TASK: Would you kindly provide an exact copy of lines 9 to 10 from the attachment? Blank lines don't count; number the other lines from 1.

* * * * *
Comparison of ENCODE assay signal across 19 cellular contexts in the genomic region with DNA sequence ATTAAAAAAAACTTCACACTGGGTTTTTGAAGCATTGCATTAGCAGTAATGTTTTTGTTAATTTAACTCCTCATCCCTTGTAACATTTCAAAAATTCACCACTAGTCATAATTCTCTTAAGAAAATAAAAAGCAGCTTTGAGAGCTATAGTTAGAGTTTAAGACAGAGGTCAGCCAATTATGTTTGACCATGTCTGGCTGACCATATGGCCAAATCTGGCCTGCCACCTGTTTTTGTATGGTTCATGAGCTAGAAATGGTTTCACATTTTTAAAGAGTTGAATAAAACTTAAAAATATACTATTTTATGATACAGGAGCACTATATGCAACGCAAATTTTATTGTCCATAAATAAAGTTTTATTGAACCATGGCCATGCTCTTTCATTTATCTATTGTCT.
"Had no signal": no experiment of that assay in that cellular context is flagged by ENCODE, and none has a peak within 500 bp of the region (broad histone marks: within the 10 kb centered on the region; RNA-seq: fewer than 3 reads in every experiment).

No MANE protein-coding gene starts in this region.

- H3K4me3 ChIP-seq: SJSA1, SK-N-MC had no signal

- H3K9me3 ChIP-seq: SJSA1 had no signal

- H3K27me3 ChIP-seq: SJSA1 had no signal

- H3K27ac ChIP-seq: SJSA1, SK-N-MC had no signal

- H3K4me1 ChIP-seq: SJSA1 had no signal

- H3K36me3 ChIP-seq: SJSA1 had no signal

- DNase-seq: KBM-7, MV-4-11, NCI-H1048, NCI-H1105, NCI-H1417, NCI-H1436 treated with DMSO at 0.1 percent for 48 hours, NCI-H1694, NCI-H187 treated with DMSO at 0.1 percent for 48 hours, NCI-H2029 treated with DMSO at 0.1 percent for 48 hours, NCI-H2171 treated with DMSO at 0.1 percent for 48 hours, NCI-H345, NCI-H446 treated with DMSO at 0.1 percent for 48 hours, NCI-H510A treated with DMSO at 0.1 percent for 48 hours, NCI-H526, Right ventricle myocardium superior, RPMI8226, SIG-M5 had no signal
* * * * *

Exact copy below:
- H3K36me3 ChIP-seq: SJSA1 had no signal

- DNase-seq: KBM-7, MV-4-11, NCI-H1048, NCI-H1105, NCI-H1417, NCI-H1436 treated with DMSO at 0.1 percent for 48 hours, NCI-H1694, NCI-H187 treated with DMSO at 0.1 percent for 48 hours, NCI-H2029 treated with DMSO at 0.1 percent for 48 hours, NCI-H2171 treated with DMSO at 0.1 percent for 48 hours, NCI-H345, NCI-H446 treated with DMSO at 0.1 percent for 48 hours, NCI-H510A treated with DMSO at 0.1 percent for 48 hours, NCI-H526, Right ventricle myocardium superior, RPMI8226, SIG-M5 had no signal